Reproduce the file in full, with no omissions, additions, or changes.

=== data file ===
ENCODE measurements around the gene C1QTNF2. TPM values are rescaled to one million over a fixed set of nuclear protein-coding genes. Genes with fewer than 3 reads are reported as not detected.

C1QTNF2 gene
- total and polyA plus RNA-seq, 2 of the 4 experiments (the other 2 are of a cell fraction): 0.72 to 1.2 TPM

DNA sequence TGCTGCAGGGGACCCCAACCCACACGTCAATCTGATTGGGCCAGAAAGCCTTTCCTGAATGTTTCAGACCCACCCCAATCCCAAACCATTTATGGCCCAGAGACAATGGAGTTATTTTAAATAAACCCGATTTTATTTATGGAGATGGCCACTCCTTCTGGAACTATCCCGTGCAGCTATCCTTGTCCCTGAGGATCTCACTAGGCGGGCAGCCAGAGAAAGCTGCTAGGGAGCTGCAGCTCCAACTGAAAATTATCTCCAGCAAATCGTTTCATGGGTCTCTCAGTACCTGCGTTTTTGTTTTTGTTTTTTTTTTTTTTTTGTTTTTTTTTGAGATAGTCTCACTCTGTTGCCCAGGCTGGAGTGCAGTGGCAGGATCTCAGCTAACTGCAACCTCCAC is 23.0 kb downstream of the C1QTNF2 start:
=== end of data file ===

ENCODE measurements around the gene C1QTNF2. TPM values are rescaled to one million over a fixed set of nuclear protein-coding genes. Genes with fewer than 3 reads are reported as not detected.

C1QTNF2 gene
- total and polyA plus RNA-seq, 2 of the 4 experiments (the other 2 are of a cell fraction): 0.72 to 1.2 TPM

DNA sequence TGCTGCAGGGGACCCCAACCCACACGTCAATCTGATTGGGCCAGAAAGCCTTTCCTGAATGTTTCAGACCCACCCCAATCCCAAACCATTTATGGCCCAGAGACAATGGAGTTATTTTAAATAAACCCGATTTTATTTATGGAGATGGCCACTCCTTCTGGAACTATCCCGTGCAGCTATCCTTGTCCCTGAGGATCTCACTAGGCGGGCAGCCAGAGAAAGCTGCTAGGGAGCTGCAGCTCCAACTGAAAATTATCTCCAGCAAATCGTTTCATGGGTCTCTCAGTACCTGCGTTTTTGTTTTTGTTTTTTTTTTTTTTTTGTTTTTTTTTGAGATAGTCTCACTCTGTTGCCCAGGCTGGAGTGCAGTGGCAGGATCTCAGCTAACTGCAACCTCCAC is 23.0 kb downstream of the C1QTNF2 start: